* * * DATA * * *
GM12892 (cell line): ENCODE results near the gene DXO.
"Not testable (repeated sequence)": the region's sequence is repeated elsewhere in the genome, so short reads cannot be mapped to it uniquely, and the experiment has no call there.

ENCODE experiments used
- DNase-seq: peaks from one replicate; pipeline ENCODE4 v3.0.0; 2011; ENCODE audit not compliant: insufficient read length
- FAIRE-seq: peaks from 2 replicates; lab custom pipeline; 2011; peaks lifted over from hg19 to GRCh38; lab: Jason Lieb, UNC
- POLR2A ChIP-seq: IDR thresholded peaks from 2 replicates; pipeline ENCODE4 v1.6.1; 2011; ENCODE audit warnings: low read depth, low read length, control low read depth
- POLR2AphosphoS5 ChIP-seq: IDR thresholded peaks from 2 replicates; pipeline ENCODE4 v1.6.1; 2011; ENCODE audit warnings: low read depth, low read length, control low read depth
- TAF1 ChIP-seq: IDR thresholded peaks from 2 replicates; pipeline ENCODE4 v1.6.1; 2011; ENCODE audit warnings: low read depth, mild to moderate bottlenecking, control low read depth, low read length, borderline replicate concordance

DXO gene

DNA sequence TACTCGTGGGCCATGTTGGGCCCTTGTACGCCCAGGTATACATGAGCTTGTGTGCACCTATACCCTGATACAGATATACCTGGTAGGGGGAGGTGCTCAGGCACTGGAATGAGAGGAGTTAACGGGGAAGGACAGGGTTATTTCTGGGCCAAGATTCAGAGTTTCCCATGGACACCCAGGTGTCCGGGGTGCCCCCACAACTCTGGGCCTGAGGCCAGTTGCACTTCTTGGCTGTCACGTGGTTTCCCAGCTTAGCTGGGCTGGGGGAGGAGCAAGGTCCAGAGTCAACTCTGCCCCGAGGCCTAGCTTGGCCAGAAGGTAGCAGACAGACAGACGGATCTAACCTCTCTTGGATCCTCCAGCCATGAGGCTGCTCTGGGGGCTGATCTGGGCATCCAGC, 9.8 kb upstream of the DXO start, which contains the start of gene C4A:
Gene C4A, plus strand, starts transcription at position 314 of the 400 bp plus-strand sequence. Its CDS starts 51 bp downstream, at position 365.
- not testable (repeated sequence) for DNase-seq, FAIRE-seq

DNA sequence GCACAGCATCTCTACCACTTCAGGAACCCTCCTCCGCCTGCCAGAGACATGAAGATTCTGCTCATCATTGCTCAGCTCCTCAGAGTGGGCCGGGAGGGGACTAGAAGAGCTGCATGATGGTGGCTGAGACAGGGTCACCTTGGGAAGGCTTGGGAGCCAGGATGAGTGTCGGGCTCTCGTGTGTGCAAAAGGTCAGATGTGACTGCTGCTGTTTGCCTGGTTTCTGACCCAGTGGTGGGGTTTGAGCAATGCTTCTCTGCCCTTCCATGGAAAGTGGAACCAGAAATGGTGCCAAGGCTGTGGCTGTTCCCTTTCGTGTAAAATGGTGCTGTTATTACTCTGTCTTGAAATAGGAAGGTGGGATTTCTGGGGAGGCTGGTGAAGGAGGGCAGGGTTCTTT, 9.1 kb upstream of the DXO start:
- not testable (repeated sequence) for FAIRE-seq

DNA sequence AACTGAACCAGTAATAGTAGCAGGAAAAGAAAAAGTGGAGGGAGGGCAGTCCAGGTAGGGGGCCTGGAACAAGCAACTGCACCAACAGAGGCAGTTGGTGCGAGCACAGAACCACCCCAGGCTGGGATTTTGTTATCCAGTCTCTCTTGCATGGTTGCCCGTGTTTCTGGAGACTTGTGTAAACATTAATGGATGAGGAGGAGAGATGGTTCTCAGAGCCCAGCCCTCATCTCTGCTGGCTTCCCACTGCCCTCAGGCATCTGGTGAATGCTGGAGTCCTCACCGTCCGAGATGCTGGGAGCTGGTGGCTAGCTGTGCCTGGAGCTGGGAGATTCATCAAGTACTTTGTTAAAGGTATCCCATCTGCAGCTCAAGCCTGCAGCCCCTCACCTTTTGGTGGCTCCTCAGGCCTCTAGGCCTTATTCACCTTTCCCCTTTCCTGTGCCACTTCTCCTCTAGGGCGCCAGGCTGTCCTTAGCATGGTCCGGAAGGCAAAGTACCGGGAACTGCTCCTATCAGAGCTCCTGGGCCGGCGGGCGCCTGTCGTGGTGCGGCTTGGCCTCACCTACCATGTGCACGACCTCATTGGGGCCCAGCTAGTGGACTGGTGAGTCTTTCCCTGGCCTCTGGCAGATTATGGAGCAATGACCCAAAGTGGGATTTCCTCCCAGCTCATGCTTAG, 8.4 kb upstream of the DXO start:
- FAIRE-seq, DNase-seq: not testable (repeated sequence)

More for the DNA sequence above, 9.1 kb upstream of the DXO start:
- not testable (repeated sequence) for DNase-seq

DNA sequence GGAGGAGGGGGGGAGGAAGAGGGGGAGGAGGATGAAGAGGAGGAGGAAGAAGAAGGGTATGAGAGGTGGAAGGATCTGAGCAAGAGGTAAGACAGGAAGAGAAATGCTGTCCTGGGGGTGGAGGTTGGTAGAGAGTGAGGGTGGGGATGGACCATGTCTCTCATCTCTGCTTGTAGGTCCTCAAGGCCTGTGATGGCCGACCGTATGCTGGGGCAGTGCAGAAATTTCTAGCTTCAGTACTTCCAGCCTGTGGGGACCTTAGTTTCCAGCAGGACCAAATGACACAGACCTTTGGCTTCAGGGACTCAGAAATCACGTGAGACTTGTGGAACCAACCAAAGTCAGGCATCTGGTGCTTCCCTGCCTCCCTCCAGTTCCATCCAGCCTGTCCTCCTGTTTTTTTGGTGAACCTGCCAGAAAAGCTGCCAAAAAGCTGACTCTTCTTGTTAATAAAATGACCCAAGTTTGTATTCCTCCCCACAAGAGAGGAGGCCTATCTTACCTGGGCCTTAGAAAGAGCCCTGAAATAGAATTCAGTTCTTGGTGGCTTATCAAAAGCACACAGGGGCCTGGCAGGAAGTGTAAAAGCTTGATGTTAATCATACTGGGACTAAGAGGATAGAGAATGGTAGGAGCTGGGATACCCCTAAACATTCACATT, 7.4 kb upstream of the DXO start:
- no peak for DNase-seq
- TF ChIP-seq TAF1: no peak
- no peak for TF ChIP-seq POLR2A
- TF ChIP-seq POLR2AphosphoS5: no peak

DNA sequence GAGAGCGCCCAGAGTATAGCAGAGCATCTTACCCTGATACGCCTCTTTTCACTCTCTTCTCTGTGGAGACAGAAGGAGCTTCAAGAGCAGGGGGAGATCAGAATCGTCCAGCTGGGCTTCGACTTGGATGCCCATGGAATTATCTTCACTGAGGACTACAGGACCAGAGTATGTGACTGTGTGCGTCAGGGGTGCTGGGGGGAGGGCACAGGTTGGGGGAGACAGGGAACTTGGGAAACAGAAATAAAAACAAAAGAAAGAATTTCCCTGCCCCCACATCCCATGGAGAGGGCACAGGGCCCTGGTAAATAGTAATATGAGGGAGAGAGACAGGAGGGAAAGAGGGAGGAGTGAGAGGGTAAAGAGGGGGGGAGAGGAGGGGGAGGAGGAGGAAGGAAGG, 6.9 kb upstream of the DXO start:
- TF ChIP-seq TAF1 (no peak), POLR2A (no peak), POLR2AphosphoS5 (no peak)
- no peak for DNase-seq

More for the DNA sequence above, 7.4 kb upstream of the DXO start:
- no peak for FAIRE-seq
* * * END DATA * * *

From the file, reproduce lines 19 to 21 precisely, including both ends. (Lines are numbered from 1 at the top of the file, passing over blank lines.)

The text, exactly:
DNA sequence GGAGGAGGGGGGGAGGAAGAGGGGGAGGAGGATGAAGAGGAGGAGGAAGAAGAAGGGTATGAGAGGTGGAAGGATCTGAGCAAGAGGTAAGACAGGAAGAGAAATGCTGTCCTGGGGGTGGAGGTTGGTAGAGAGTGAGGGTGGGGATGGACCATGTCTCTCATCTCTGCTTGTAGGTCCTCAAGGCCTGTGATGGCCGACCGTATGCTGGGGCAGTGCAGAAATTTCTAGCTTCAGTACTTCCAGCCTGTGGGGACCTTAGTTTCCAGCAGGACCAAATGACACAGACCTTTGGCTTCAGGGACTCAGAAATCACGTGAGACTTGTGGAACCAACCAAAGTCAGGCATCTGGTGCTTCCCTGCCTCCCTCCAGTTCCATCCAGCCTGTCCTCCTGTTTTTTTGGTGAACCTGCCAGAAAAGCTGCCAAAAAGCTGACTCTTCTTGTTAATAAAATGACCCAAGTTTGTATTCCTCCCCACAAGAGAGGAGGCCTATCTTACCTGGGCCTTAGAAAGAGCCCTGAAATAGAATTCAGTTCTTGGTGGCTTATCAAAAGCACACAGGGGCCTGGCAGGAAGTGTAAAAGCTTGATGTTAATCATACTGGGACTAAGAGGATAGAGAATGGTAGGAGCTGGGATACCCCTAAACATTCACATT, 7.4 kb upstream of the DXO start:
- no peak for DNase-seq
- TF ChIP-seq TAF1: no peak